ERISA defines an accrued benefit in the case of a defined benefit plan as "the individual's accrued benefit determined under the plan, and, except as provided in section 1054(c)(3) of this Title, expressed in the form of an annual benefit commencing at normal retirement age ...." 29 U.S.C. § 1002(23)(A). ERISA further provides that "the accrued benefit of a participant under a plan may not be decreased by an amendment of the plan, other than an amendment described in section 1082(c)(8) or 1441 of this Title." 29 U.S.C. § 1054(g)(1). It follows a fortiorari that an accrued benefit may not be retroactively decreased through the purported exercise of an administrator's discretion.
In the instant matter, the administrator did not attempt to exercise any purported discretion to exclude the LTIP income generated from the stock option and appreciation rights prior to June 5, 1990. Because the language contained in the Plans defining compensation was inclusive rather than exclusive and specifically encompassed the type of income recognized upon the LTIP exercises, it follows that those employees which exercised their stock options and appreciation rights in 1989 and had income reported on their W-2's for the calendar year of 1989 acquired an accrued benefit.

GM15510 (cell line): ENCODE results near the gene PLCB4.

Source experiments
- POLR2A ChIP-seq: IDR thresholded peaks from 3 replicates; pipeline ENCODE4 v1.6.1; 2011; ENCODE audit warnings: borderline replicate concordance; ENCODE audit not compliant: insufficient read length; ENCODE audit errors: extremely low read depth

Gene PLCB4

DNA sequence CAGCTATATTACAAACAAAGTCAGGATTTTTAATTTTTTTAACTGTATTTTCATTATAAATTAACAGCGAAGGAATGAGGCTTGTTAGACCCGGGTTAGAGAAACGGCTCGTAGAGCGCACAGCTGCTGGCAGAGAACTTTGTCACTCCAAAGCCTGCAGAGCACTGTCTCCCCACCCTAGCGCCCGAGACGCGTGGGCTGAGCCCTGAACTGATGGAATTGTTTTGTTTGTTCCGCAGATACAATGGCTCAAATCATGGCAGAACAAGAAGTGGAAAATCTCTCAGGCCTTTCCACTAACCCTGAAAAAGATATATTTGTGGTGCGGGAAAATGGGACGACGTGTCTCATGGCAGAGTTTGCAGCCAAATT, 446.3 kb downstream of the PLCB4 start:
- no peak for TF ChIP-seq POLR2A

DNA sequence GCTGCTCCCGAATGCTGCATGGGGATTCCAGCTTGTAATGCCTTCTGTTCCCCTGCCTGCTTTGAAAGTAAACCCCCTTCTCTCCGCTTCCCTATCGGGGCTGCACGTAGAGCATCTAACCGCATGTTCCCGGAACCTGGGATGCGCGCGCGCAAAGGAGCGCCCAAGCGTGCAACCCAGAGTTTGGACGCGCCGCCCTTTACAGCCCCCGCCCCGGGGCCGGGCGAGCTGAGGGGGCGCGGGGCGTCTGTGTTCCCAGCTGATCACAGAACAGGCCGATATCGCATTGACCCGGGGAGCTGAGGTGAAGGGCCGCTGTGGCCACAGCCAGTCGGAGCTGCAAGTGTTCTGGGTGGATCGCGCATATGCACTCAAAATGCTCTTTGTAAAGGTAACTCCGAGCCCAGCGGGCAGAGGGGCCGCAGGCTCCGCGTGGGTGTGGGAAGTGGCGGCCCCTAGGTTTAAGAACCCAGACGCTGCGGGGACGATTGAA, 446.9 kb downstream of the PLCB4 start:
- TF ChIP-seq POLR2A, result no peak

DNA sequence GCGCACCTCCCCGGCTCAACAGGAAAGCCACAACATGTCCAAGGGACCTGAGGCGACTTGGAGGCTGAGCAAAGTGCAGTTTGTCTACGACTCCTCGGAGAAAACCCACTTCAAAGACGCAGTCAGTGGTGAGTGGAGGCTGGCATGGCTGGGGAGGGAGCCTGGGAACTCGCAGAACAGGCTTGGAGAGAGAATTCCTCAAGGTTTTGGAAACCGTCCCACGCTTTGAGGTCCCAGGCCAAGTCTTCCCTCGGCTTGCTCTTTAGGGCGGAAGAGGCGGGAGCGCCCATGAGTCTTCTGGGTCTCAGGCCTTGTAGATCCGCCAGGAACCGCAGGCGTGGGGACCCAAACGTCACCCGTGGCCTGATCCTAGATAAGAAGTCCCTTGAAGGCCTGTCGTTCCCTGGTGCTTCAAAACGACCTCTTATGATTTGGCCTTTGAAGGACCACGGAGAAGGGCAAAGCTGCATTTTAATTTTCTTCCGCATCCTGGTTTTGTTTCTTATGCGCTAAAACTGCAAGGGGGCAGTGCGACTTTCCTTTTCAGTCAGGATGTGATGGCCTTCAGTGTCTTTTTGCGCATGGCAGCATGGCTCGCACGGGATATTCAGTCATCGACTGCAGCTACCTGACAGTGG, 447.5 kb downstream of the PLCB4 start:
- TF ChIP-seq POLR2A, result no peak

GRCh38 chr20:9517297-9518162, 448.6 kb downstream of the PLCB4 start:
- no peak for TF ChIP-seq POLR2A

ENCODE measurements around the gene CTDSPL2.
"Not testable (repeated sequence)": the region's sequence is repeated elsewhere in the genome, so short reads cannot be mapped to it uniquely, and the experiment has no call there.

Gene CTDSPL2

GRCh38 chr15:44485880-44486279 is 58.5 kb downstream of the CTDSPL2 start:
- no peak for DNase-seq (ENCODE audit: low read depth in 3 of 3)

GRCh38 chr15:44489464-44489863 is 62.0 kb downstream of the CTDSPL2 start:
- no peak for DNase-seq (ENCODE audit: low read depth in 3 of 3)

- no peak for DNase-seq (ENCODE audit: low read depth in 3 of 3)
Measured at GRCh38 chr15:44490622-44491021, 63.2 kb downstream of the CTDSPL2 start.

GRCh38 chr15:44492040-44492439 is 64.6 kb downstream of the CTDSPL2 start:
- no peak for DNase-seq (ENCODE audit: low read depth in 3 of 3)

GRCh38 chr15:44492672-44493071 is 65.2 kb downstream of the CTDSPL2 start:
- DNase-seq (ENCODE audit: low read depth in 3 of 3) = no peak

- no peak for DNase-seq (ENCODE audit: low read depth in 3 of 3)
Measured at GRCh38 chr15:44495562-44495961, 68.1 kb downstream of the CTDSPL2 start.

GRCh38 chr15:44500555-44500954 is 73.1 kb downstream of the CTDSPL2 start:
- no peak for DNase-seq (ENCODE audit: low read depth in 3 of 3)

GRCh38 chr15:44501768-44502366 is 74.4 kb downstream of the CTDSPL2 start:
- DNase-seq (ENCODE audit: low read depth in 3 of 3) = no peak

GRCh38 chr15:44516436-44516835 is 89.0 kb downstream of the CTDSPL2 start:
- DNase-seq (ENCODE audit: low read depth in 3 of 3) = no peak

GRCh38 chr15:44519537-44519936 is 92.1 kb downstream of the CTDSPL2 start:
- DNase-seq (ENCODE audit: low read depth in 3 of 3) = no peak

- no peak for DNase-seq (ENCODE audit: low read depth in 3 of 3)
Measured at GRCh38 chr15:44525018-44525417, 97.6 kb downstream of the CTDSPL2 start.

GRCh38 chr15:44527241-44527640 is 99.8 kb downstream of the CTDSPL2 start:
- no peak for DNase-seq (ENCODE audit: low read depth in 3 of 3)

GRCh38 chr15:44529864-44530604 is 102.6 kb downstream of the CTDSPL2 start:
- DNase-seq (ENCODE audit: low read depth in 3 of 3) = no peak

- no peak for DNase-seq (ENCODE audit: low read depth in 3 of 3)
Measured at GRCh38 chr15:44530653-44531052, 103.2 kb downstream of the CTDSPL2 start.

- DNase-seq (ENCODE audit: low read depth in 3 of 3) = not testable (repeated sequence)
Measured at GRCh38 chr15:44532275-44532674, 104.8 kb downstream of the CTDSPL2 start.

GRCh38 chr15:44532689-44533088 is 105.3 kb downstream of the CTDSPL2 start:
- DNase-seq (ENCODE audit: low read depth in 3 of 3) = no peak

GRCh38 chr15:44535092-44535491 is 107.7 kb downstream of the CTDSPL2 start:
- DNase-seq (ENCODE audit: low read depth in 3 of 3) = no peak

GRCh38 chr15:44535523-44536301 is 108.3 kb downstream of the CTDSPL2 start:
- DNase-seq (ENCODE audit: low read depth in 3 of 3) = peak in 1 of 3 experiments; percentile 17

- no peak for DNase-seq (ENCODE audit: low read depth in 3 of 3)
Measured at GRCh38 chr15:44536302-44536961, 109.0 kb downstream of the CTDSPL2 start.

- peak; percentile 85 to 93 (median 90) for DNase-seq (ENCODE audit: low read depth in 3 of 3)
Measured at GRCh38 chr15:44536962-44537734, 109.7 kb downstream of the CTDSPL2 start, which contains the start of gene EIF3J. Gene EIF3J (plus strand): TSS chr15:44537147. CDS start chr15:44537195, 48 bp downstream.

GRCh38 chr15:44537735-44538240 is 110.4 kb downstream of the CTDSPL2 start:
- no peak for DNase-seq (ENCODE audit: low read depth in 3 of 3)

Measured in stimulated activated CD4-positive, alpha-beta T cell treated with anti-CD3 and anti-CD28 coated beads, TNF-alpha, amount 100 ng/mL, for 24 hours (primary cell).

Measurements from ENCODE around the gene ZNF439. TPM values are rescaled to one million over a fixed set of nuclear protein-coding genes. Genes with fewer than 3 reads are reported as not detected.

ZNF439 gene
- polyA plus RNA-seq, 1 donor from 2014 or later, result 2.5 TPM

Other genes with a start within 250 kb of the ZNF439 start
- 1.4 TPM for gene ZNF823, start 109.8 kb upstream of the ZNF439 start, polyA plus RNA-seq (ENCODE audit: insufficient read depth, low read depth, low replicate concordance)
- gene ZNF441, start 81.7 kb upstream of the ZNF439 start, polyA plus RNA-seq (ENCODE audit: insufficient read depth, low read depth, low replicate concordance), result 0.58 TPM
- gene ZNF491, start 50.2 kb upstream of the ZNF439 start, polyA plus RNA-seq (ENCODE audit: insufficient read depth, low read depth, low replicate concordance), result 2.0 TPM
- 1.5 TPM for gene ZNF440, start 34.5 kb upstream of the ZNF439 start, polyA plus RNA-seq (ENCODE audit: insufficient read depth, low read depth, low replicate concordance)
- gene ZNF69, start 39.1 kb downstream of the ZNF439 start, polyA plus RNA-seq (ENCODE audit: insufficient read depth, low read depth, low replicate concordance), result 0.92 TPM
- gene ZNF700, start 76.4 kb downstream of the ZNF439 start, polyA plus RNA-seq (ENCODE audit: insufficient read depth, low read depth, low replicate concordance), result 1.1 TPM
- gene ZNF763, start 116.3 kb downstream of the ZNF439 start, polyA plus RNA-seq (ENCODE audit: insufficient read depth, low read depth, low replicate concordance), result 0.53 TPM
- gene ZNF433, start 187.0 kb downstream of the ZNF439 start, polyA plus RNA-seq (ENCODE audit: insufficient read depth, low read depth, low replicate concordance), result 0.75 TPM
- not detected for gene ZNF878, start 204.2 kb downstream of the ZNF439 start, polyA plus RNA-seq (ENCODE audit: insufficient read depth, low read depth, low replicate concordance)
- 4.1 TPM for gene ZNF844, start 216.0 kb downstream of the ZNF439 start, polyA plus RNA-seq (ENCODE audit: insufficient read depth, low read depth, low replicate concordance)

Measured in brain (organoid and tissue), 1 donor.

Accordingly, plaintiffs are entitled to partial summary judgment on this aspect of the claim set forth in Count II.
Plaintiffs also move for summary judgment as to all LTIP income realized during the calendar years of 1990 up to March 1, 1994. Plaintiffs contend that Green's June 5, 1990, internal memorandum was in effect a de facto amendment and that the failure to provide timely notice under § 1054(h) entitles them to relief. That section provides:
A plan described in paragraph (2) may not be amended so as to provide for a significant reduction in the rate of future benefit accrual, unless, after adoption of the plan amendment and not less than 15 days before the effective date of the plan amendment, the Plan Administrator provides a written notice, setting forth the plan amendment and its effective date to -